Trasvin JittidecharakIn Thailand, according to the latest available figures for the first quarter of 2014, mobile telephone subscriptions outnumbered landlines by more than 15 to 1. Among 18-24 year olds, daily Internet access is now nearly a universal habit, and Thais make up the third largest population of Facebook users in the world.

A more digital nation is difficult to find.

Yet when it comes to digital publishing in the national language, Thailand confronts a challenge over one thousand years old: Thai has a unique written script, with 44 consonant letters and 15 vowel symbols. Unlike for languages that have adopted the Roman alphabet, the move from print to digital can be daunting.

“For Thailand, because we have our own alphabet, it’s very complicated,” explains Trasvin Jittidecharak, founder of Silkworm Books, based in her hometown of Chiang Mai, northern Thailand. “For Vietnamese or Bahasa Indonesia and Bahasa Malay that use the Roman alphabet, to transform into digital books, it’s easier. This [difficulty] also applies for the Myanmar (Burmese) language, Cambodian, and Laotian.”

Around the globe, and especially in developing economies, the explosion of smartphone technology has led to the rise of self-publishing as a do-it-yourself distribution channel for self-expression and information. Jittidecharak currently sits on the Executive Committee of the International Publishers Association (IPA), where her experience adds an important measure of perspective.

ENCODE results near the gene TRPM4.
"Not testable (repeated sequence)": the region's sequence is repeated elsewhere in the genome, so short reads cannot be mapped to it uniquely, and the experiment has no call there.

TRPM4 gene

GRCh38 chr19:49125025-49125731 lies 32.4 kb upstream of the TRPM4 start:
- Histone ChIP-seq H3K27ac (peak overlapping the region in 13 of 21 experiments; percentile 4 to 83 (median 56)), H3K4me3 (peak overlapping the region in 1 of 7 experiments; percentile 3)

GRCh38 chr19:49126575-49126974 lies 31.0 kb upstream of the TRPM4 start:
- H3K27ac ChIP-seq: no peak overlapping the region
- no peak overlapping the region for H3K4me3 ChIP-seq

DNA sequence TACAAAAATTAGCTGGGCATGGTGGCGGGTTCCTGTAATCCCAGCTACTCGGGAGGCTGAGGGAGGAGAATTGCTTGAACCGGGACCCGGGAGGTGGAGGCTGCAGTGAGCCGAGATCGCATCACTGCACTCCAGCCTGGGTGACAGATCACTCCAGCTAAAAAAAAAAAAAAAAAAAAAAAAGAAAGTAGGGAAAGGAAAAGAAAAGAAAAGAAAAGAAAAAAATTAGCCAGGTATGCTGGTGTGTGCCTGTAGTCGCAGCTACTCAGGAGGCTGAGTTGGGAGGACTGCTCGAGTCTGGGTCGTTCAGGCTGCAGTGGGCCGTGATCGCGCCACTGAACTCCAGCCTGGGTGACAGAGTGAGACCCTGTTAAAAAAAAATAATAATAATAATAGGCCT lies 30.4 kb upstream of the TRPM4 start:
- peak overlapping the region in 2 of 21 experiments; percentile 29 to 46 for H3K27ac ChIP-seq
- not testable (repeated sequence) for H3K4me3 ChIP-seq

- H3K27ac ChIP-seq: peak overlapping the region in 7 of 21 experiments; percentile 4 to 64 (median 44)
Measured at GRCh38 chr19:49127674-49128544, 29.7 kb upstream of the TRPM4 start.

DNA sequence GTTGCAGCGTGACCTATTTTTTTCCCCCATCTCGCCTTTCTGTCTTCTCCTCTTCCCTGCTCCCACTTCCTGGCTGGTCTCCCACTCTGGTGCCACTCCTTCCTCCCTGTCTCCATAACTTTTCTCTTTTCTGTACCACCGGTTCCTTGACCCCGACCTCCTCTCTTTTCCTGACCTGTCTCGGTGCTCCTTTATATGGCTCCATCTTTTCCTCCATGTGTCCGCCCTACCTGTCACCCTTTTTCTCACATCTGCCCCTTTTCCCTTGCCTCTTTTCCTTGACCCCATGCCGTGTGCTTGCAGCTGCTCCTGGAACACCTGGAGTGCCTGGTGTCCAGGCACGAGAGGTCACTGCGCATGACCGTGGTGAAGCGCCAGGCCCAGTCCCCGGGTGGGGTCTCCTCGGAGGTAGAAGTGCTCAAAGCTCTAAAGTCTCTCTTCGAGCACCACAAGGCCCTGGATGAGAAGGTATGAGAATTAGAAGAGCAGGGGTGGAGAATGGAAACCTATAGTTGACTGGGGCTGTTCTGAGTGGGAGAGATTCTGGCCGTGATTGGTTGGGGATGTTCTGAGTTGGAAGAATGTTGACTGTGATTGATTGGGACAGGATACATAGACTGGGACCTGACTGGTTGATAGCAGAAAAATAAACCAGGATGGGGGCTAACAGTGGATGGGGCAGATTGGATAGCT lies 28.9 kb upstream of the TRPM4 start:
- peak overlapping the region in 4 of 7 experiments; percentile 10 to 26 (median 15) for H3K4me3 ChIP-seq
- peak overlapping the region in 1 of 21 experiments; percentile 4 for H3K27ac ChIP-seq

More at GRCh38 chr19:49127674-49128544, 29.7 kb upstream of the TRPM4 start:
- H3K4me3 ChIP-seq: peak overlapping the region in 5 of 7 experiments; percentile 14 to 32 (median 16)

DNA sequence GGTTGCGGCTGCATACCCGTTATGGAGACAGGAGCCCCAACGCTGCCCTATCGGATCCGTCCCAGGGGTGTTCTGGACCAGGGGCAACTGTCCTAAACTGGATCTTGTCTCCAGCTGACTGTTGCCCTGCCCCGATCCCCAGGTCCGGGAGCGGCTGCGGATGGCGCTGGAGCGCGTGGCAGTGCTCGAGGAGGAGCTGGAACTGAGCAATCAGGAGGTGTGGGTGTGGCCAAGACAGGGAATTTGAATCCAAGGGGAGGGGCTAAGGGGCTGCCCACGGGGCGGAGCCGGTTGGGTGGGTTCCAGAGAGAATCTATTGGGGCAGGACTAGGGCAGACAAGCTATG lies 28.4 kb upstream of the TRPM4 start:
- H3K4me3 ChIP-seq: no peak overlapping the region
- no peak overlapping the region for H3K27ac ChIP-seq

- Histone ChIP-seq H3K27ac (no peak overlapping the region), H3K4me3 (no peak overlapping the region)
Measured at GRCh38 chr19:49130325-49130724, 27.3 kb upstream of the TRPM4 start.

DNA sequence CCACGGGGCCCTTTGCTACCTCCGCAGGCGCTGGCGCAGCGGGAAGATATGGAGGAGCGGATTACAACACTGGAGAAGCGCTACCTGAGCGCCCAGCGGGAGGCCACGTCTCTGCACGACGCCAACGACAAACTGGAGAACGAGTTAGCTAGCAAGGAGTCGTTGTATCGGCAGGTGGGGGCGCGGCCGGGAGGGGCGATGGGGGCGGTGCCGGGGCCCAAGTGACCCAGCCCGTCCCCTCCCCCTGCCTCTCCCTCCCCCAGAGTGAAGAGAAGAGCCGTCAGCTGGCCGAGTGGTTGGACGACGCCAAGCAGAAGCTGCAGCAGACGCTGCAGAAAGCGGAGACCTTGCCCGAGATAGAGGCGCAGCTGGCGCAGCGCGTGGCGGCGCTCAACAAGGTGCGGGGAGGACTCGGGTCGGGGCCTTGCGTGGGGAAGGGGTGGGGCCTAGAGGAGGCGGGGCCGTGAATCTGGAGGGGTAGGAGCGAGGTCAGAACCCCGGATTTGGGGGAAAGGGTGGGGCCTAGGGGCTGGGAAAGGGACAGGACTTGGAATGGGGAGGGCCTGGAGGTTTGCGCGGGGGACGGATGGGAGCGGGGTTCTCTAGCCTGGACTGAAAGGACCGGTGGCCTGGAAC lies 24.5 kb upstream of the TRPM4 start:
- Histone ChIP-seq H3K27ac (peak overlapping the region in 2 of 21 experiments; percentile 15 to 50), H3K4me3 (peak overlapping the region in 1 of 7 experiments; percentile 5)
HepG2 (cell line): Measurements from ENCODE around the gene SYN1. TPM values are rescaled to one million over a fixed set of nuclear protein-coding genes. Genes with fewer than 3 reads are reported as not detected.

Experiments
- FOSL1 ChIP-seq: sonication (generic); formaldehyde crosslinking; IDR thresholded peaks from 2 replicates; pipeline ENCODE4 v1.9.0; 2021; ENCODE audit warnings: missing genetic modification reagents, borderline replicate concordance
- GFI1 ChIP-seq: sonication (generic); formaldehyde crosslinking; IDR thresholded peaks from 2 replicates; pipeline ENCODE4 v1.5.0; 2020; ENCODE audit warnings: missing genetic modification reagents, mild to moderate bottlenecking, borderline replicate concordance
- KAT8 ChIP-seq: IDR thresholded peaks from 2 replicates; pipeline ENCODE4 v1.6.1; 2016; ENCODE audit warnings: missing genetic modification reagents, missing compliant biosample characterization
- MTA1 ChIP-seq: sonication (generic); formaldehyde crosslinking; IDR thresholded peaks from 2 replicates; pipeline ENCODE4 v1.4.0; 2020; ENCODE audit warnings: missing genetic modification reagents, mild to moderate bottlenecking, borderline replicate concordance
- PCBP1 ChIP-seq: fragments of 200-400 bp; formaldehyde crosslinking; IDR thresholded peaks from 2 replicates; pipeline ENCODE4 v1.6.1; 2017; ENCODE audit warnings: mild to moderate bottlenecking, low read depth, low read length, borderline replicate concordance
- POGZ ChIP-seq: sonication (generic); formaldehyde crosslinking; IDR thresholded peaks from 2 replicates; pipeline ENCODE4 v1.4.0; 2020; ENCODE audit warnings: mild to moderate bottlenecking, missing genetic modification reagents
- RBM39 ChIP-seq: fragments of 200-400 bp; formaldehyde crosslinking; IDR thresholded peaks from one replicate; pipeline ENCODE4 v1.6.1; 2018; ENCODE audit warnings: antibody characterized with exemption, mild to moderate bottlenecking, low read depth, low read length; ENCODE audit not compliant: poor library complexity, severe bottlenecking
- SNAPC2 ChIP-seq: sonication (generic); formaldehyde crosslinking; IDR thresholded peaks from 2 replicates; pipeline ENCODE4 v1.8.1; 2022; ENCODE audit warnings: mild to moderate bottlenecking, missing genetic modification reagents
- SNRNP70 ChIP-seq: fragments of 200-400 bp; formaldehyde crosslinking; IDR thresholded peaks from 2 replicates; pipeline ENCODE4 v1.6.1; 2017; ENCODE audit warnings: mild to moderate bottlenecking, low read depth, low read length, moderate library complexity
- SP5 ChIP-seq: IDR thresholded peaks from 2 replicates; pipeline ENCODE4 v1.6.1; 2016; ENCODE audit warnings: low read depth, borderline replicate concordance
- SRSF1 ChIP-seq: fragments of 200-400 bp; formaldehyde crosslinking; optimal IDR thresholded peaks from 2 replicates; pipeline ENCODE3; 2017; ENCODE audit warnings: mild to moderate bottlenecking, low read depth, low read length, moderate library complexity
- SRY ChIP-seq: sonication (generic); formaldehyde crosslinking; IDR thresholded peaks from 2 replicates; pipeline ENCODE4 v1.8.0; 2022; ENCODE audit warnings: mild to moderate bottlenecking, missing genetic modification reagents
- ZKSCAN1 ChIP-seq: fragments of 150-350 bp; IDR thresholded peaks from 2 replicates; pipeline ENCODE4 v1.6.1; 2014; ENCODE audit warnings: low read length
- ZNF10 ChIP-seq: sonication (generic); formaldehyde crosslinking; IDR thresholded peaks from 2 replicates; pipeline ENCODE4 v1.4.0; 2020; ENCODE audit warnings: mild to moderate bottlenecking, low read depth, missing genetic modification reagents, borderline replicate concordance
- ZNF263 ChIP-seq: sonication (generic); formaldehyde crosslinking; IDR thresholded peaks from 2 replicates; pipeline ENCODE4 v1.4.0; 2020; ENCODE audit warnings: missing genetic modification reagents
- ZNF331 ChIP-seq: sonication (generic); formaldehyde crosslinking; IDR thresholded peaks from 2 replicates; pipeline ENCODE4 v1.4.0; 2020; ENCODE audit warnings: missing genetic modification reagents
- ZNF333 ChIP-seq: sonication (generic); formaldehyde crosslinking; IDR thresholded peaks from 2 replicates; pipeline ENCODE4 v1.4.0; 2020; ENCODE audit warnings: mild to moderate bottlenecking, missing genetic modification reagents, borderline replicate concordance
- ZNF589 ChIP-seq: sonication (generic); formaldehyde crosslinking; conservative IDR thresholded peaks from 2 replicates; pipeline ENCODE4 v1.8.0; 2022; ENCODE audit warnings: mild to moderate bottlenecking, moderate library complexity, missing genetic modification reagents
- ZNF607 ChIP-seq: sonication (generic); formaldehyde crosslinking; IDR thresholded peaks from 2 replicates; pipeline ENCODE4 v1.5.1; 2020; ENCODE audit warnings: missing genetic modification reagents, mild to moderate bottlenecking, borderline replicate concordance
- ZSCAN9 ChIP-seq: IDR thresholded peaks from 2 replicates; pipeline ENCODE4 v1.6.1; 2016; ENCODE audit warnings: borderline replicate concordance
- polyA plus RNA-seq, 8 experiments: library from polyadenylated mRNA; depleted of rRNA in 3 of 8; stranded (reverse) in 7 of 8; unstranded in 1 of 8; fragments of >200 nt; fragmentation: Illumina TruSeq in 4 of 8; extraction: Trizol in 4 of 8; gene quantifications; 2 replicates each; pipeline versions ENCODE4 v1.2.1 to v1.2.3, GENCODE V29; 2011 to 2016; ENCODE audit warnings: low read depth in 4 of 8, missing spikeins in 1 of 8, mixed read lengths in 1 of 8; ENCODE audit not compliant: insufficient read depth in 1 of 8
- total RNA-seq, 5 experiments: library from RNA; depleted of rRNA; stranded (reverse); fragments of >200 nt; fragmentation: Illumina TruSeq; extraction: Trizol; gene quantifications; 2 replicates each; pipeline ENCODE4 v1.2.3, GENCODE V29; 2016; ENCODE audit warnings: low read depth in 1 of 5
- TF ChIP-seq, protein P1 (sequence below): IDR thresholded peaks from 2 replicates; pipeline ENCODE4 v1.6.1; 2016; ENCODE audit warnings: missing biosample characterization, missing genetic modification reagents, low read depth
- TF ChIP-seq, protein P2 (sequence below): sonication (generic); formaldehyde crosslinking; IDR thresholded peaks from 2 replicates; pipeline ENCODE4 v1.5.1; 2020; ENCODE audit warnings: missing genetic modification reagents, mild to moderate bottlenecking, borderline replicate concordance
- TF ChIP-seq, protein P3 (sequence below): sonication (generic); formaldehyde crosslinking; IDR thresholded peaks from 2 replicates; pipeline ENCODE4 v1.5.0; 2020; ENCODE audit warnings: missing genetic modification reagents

“At the previous IPA Congress in Bangkok, we were debating whether self-publishing should be an issue, and I said that this will be of interest to the Thai audience, because we have been doing it for, I don’t know, since I was born half a century ago,” Jittidecharak said with a good-natured smile.

“In the States and in the UK, self-publishing has become significant in the past five years. But in our part of the world, because the publishing system and the distribution system [has not always been] that strong, people self-publish all the time, and there’s nothing wrong with that,” she told CCC’s Chris Kenneally at the recent Digital Book World Conference.

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